For example in Ireland we have a sport called Gaelic football or Hurling and if you look at a modern map you can see the 1000’s of clubs that scatter the country side in Ireland but if you look at the location of these sites on a Map from the 1800 you will see that the majority of these club sites used to be Cricket Grounds or Commons and that the key your looking for the comparison between what’s there now versus what was there 100’s of years ago. 


There can potentially be villages or railway lines no longer around that existed years ago and all that remains is a label and a couple of squares and lines on an old map but that lost villages location my insect with a permission you have. 


Review maps and look out for changes in the terrain like have fields been made smaller or bigger is there a holy well or a church that has existed for 100’s of years. Has the route of a river been changed or Dammed.  Was there an old Roman Road straight as a die that no longer exists I think you get the idea.


So your onsite and you thinking right where do I start well the landscape can give you some visual queues. 

Starting with Water. Water is always good indication of people.


Is there a spring on site often a site of worship or paying homage to the gods or baptismal but most often a site to water your horse or livestock. 

is there a river or bridge or even a shallow nearby.

again people would chuck coins off bridges to pay homage but also would travel miles just to cross with their wagons and horse’s at a shallow spot creating a huge potential in finds accumulating there.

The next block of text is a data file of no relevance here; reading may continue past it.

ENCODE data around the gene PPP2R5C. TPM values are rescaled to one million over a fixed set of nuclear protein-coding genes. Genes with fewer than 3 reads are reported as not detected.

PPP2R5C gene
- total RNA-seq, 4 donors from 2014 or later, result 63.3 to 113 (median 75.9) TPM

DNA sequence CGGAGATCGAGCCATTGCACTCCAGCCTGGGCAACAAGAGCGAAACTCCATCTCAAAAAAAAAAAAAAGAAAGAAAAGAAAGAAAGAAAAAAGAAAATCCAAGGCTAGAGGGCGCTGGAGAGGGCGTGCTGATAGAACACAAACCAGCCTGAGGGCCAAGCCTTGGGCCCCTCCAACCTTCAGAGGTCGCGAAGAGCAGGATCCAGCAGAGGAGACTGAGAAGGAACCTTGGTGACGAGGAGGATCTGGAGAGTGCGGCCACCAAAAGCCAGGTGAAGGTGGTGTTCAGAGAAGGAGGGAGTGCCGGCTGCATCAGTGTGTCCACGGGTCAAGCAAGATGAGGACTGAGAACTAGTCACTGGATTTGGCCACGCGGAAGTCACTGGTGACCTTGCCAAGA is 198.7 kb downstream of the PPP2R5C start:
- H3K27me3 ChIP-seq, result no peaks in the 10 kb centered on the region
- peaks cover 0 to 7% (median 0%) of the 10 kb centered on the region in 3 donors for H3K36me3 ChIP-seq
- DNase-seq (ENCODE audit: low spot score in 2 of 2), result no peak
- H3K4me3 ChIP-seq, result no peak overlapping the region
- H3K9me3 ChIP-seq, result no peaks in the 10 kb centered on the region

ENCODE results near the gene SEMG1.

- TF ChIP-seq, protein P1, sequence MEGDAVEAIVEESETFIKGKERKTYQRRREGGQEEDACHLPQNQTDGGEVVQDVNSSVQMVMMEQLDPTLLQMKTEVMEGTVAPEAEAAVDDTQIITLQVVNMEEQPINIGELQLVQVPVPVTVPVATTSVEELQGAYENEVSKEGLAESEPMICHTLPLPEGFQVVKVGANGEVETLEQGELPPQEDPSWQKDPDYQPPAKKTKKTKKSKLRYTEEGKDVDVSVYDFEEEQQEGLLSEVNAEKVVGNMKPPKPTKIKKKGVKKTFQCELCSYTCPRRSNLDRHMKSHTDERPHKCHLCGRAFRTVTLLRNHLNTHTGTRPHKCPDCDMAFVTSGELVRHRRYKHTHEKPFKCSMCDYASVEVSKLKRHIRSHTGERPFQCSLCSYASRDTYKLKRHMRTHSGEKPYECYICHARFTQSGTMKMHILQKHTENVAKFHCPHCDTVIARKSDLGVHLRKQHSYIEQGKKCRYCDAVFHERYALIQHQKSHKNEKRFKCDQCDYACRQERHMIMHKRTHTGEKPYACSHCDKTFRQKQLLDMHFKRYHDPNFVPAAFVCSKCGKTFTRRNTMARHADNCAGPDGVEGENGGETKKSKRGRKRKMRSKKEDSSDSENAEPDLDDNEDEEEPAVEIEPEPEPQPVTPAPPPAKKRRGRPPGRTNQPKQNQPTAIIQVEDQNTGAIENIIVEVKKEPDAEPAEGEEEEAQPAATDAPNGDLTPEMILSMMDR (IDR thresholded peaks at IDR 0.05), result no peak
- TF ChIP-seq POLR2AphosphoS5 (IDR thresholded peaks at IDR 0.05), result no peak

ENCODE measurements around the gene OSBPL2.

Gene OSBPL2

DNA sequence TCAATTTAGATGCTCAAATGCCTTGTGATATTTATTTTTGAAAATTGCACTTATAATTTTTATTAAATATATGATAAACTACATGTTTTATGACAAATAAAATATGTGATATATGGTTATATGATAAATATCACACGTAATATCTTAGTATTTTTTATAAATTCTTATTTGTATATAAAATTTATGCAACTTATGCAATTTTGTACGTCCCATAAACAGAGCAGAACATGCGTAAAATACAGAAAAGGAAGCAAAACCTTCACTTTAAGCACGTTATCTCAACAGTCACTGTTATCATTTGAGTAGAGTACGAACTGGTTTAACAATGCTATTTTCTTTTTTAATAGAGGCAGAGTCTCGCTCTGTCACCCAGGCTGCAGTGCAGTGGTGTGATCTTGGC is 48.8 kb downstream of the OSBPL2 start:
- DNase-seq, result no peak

Is there a bend in the river either bank of the river bend can deliver finds from far upstream as they are sluiced out of the river up the bank beach or wall.


Looking at the land itself is there holes either sharp or sloping for example if you look at the impact that either of the World wars had on the landscape you will see fox holes that look like someone took a chunk of ground out with an ice cream scoop or trench’s that look like a snake had moved through the landscape but there is also potential for impact craters like meteorite impacts on the moon from crashed planes or more dangerously exploded or unexploded ordinance.


Nettles are always a good indication of a privy pit or a house hold dump especially handy if your bottle hunting near an old farm site.


No variance in the landscape is also a cue sometimes the land is too flat indicating potential manual intervention over the years it may look like a perfectly flat field but it maybe in fact the site of an old horse racing track or as we call them in Ireland a Curragh. 


There is Evidence of Horse racing going back 1000’s of years to ancient Greece and even before man has always raced horses and always preferred flat ground to do so.

This Flat land could be an old common or even an old baseball or duelling site. 


Other Animals have had impact on the landscape too and have benefited humans over the years for example I knew growing up that the quickest way to cross the plains I lived near was to follow the rabbit and livestock tracks especially if there was bush overgrowth and people have done this for millennia. These Animal trackways will slowly change over 100’s of years but are always worth hunting on. You have done it yourself I bet your walking across a field and subconsciously you start following the little walkway that the animals have made even if it is not the most direct route to your destination, you do this because its convenient and probably a little cleaner. 


This even happens in the city’s for example where a new path is laid creating a longer route around a grass area it’ll take only a few weeks for people to start ignoring the new path and take a shortcut across the grass because its again convenient.  


Is there a defined boarder to a field, is the field small indicating that it may have belonged to a serf working for the local land lord on their little piece of land. Is there terracing.

People have been working the fields for years 1000s of year in fact the further back you go the more people worked the fields. So again Go where the people have been.